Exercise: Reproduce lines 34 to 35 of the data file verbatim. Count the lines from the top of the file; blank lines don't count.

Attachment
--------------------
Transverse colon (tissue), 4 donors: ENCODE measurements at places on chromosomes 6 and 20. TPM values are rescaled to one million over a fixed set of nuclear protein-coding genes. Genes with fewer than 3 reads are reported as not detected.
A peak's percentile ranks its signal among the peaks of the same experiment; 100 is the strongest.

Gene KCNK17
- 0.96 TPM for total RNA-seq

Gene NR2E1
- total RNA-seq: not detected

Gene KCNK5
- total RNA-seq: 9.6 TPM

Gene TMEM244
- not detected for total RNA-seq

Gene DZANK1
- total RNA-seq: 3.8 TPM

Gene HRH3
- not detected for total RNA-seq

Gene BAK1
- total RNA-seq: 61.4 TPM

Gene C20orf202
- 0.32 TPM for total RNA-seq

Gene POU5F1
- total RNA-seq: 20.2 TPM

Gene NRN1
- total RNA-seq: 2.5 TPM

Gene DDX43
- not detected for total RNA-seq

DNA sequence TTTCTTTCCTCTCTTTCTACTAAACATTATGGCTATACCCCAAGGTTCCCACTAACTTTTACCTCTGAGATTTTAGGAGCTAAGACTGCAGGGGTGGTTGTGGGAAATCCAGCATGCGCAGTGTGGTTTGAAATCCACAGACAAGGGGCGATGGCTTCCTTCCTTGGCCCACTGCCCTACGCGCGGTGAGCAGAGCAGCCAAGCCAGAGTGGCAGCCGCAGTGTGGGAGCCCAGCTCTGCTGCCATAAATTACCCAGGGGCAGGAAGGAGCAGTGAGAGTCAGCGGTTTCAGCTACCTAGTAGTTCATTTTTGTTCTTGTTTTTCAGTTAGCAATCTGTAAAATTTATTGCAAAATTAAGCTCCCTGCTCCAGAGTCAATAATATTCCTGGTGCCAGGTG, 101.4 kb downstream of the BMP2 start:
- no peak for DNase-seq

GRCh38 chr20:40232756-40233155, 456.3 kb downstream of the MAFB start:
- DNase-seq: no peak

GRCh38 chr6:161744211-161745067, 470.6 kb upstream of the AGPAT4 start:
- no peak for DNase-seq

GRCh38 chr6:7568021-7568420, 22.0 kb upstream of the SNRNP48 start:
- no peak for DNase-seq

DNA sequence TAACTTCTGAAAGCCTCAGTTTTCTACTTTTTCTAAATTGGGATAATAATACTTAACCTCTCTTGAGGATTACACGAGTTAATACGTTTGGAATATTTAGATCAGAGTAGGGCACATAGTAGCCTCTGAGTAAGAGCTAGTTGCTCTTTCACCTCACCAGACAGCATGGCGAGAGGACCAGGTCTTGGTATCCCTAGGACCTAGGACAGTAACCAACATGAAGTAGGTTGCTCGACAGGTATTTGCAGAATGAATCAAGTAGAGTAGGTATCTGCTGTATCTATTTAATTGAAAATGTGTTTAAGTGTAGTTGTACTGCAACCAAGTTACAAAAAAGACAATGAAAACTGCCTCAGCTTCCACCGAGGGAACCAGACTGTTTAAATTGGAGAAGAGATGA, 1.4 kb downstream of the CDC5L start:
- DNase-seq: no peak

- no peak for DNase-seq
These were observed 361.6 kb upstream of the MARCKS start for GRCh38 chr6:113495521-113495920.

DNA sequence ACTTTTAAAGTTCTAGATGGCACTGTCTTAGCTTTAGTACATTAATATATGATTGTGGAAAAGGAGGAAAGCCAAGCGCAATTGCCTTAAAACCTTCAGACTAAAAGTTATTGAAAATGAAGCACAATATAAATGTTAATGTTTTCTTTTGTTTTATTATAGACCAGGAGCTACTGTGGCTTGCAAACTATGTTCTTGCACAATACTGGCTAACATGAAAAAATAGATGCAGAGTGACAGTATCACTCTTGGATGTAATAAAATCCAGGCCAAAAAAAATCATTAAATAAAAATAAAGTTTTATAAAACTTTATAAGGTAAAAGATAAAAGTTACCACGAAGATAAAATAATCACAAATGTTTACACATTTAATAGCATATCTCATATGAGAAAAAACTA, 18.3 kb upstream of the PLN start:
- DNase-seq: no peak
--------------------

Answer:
- DNase-seq: no peak

- no peak for DNase-seq